The Lafayette Charter Commission voted Monday to seek an extension of its nine-month time line for coming up with a recommendation on the future of governance in Lafayette Parish, according to an article in today’s Advocate.

The commission began its work last August and currently has until April 21 to produce a recommendation. The nine-member panel has already created drafts of separate charters for the parish and the city, which are being reviewed by Lafayette Consolidated Government’s Legal Department. If separate charters eventually become the commission’s recommendation, it would effectively mean repealing the semi-consolidated form of government in place in the parish since 1996.

However, commissioners recently received a presentation from demographer Mike Hefner, who said he believes the parish’s districts can be redrawn so that the city of Lafayette maintains a 5-4 majority on the City-Parish Council and all the city districts would be wholly within the city. This would solve some of the vexing issues that precipitated the creation of the commission in the first place, notably governance of Lafayette Utilities System, a city-owned and -operated entity.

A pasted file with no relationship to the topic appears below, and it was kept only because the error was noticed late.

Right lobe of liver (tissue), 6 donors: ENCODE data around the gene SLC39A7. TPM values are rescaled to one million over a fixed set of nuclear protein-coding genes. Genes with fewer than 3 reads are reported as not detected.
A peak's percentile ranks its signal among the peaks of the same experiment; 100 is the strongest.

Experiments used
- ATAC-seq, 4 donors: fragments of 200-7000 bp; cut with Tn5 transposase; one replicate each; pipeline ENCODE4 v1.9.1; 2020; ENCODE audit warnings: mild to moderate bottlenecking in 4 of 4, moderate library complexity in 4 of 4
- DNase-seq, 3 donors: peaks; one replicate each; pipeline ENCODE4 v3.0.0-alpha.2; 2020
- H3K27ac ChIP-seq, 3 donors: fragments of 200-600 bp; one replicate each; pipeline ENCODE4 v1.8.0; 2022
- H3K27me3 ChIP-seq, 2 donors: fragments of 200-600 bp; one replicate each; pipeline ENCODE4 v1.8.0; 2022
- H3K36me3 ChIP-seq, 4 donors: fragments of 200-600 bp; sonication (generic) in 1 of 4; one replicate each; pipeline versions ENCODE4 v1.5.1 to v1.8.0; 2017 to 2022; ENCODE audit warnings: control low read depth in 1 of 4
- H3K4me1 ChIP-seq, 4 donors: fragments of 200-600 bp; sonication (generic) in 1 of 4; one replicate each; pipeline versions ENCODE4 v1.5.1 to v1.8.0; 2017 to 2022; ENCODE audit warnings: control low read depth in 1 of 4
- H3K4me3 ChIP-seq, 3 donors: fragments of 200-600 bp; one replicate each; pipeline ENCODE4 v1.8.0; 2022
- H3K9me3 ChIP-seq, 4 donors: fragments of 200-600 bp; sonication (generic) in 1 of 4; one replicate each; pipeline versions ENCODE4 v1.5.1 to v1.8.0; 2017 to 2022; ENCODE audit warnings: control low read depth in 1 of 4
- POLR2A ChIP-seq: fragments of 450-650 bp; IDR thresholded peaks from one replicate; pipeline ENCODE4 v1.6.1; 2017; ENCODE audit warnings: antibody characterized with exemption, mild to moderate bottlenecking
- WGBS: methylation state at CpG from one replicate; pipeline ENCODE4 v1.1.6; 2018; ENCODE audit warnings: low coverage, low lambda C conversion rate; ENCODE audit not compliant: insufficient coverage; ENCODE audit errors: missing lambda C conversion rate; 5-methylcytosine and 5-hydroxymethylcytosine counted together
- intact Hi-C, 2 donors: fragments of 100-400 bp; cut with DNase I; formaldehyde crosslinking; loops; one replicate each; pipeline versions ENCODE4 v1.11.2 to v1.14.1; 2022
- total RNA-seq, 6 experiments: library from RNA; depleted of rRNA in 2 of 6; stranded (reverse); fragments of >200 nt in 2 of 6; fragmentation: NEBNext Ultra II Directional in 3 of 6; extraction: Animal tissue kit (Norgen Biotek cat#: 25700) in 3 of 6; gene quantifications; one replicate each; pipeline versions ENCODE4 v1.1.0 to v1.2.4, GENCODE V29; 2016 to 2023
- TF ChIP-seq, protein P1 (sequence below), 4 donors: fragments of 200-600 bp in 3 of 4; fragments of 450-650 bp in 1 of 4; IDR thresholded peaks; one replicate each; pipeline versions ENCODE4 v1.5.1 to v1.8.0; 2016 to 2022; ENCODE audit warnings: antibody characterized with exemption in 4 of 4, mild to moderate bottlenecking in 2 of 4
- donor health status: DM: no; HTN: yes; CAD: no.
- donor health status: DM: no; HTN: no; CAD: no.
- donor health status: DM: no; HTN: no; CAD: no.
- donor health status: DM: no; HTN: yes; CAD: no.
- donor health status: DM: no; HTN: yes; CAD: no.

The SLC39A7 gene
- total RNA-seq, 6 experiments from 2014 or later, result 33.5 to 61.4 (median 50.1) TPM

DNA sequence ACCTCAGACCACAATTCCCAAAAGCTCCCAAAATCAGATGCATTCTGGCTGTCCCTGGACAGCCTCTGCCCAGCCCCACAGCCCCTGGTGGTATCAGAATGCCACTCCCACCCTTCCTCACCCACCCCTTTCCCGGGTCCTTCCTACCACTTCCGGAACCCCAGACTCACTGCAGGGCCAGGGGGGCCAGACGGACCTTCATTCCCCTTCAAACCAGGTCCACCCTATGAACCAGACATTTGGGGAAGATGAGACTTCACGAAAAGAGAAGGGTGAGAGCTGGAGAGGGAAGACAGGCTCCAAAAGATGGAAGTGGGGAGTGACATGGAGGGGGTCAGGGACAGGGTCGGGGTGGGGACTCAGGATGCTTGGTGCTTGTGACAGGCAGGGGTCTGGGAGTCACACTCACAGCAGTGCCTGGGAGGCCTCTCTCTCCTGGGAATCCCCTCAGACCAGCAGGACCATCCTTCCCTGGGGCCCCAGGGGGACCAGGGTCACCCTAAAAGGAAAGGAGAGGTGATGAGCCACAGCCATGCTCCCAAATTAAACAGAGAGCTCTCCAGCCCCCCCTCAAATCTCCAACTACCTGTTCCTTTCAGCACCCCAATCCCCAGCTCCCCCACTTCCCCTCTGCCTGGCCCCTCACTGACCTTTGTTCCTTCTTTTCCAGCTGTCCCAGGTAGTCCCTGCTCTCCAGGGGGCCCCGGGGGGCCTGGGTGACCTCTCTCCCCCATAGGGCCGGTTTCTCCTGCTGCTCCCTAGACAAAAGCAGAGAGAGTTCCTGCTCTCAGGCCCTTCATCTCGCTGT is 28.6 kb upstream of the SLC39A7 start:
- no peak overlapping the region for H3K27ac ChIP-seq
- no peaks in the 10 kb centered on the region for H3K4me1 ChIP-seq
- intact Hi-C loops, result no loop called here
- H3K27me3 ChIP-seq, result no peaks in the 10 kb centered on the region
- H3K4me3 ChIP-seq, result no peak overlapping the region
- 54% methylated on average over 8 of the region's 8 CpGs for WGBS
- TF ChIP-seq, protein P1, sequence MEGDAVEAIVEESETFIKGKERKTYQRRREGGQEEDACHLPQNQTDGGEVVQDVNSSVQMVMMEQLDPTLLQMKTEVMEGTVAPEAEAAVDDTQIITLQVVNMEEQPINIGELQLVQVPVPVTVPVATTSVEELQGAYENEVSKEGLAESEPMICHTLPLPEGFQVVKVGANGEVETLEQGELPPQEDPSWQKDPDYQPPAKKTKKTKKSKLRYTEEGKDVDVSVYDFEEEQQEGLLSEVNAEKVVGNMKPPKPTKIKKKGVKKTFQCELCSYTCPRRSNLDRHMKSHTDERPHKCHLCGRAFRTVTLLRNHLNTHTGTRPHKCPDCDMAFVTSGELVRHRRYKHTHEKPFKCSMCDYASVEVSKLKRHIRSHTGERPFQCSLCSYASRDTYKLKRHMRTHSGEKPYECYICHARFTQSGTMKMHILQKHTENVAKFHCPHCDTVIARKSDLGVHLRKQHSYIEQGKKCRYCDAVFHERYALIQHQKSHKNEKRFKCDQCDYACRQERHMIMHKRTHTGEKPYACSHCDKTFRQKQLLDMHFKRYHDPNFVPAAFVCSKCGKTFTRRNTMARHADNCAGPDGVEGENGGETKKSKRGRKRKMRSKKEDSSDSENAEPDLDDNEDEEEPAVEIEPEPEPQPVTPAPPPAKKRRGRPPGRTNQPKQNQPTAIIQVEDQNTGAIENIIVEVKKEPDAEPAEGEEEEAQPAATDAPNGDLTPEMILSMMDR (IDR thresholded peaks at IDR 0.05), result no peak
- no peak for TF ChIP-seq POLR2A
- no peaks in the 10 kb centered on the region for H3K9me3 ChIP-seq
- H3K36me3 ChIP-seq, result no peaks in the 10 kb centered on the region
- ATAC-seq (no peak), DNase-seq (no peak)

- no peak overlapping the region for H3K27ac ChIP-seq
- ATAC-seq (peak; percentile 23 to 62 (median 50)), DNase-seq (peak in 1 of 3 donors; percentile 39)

According to The Advocate, commissioners are asking for more time to digest new options presented in recent weeks, a presumed allusion to Hefner’s redistricting plan. (Lafayette Parish’s nine overlapping council and school board districts will be redrawn following the receipt of census figures later this month.)

The commission will need approval from the CPC for an extension. The Advocate further reports that District 2 Councilman Jay Castille, the only council member present at Monday’s meeting, indicated that he would vote against the extension.

Read more here.

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